[1) Φιλολoγικά/Philologica : Rahan linguistics, 2) New blog on the kid : How do Esquimaux Learn Tlingit?]
|Nom||hic gubernator||ουτος κυβερνητης|
|Gen||huius gubernatoris||τουτου κυβερνητου|
|Dat||huic gubernatori||τουτωι κυβερνητηι|
|Acc||hunc gubrenatorem||τουτον κυβερνητην|
|Voc||o gubernator||ω κυβερνητα|
|Abl/Gen||ab hoc gubernatore||εκ τουτου κυβερνητου|
|Loc/Dat||in hoc gubernatore||εν τουτωι κυβερνητηι|
|Instr/Dat||cum hoc gubernatore||συν τουτωι κυβερνητηι|
|gubernator it in navem (suam)||ο κυβερνητης βαινει επι την (εαυτου) ναυν|
I am not sure how to say any of these things in Esquimaux or Tlingit, but if an Esquimau can say it in Tlingit, (without ignoring his own language), he can teach Tlingit to other Esquimaux.
This makes the Rahan story so hard to believe, linguistically.
No doubt, the authors had a feeling that the age of Rahan was too primitive to have as yet different languages. But, if anything, it was too primitive to have as yet invented this method of teaching languages. Which is of course sth we do not know. And, if it wasn't invented, Rahan would have been stuck with each new tribe or "clan" speaking a language foreign to him. Even if the method was invented, Rahan would have needed time to adapt by learning the language in each case. He never does.
The authors basically tell a story which means he gets along throughout the world and even crossing the Mediterranean or Atlantic Ocean on a raft at one point, simply by speaking his own language, like a Frenchman would throughout the French Colonial Empire.
If there ever was a time when all spoke one language - Faith assures us this is the case - it was spoken by a far more unified and civilised humanity than that of the stone age tribes of this comic book. As far as the Bible text goes, there could have been diverse languages before the Flood and the linguistic unity could be a new, post-Flood, situation.
This is not very likely, as people before the Flood lived several hundred years, but it is just barely possible. However, this possibility having actually occurred is not born out by Tradition.
But once humanity split up due to linguistic change, and a miraculously fast one, it dispersed so that it was very hard for most to learn all foreign languages; now there are about 6000 instead of 71, it is impossible on Earth. That is the kind of situation one can picture for stone age, though after some centuries, just before recovering agriculture (for in Creationist models the stone age is a short affair), many of the original nations would already have spread into diverse clans (!) or tribes, there would have been territories inside which the Rahan scenario of linguistics was roughly valid - but in these, he would not have been the perpetual stranger he appeared in the comic books.
When - much later - Ulysses travelled : how much did he speak Mycenean Greek? How much Hittite (the nation forgotten between events and Homer, in just 400 years)? How much Phoenician (which he could have learned in Kadmean Thebes)? We do not know. Homer doesn't tell us. A naive reader would get an impression roughly like the Rahan scenario (as with the Ivan Czarevitch riding through 29 kingdoms and 30 countries), but in reality that would not have been the case. However, unlike the Rahan scenario, Ulysses would have known beforehand of at least some of the peoples he was going to meet and some of the others spoke for instance Phoenician or Nesili Hittite. Or even Mycenean Greek. Romanides may even have been right when he considered Aeneas and Latinus spoke (Mycenean) Greek, if Latinus was son of Faunus, son of Picus son of Saturn who was an exiled Greek king (unduly deified by the Pagans, even as deposed father of the "most high", like his son Picus and grandson Faunus were also unduly deified). On the other hand, Saturn being Greek may have been a stand in for his being some other kind of Hittite. These credibilities are sth which more sophisticated readers of Homer and Virgil may read into the text, without violating it. But in the Rahan case, the son of Crao is supposed to grow up in total ignorance of other tribes than his fathers' and perhaps one or two neighbouring ones.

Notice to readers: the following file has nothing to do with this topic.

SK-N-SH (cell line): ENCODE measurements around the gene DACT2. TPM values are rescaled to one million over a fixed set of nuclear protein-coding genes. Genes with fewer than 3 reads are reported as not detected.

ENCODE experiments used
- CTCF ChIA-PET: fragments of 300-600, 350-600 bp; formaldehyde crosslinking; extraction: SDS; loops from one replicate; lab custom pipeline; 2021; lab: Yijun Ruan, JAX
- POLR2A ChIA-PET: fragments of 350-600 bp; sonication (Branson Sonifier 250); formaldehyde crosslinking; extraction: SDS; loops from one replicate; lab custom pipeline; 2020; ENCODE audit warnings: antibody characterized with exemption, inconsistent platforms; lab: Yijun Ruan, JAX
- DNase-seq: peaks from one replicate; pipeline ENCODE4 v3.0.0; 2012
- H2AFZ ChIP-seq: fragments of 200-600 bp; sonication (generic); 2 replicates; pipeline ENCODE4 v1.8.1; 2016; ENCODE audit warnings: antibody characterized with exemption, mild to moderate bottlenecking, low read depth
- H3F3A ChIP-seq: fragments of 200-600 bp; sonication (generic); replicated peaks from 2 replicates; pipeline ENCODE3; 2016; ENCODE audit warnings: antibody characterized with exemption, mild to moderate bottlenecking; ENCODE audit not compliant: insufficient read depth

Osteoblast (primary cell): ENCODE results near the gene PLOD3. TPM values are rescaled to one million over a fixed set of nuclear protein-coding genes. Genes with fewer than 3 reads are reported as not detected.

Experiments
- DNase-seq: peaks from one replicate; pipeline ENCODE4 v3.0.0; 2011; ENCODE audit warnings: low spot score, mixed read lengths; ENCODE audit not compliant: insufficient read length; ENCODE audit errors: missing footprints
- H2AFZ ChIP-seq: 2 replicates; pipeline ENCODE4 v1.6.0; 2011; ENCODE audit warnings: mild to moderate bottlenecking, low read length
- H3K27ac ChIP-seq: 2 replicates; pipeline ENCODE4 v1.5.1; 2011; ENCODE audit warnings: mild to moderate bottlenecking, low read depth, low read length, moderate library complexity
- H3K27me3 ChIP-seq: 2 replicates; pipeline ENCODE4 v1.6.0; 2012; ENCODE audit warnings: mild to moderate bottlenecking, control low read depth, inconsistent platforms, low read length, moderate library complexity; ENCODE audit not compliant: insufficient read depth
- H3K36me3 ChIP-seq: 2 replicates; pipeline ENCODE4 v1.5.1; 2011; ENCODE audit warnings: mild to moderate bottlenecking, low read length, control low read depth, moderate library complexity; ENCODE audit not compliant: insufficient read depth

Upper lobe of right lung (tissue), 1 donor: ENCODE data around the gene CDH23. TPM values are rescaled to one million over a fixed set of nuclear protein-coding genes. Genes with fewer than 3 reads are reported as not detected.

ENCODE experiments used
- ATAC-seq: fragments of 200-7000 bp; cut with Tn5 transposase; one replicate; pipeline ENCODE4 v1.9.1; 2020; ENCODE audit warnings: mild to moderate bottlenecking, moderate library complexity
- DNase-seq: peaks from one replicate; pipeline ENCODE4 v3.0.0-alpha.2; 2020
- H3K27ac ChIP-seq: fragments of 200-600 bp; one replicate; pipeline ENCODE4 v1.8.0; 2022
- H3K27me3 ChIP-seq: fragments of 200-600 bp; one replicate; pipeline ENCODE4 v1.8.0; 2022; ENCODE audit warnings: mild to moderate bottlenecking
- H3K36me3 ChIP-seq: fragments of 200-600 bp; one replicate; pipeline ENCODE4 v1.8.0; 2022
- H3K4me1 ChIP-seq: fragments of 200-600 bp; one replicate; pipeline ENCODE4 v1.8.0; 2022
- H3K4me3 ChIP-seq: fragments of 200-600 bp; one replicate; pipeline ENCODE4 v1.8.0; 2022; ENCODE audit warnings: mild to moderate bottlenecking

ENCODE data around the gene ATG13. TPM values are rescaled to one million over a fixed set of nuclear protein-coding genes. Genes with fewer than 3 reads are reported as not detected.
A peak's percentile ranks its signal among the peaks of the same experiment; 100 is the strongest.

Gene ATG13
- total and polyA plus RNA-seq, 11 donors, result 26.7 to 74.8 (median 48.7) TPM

Imagining the Palaeolithic stone age is a somewhat arduous adventure, intellectually, and storytellers are in the forefront. Lecureux and Chéret have succeeded in a noble but - to a linguist - obvious fail. And supposing the scenario were set in the centuries after a bottleneck, well, in that case a linguistic unity like Rahan meets might be less hard to understand, but in that case nearly every tribe would recall the catastrophy that caused the bottleneck - as in reality all tribes and nations over the world, with very few exceptions, have some recollection of the Flood of Noah.
Hans Georg Lundahl
Bpi, Georges Pompidou
III Sunday of Lent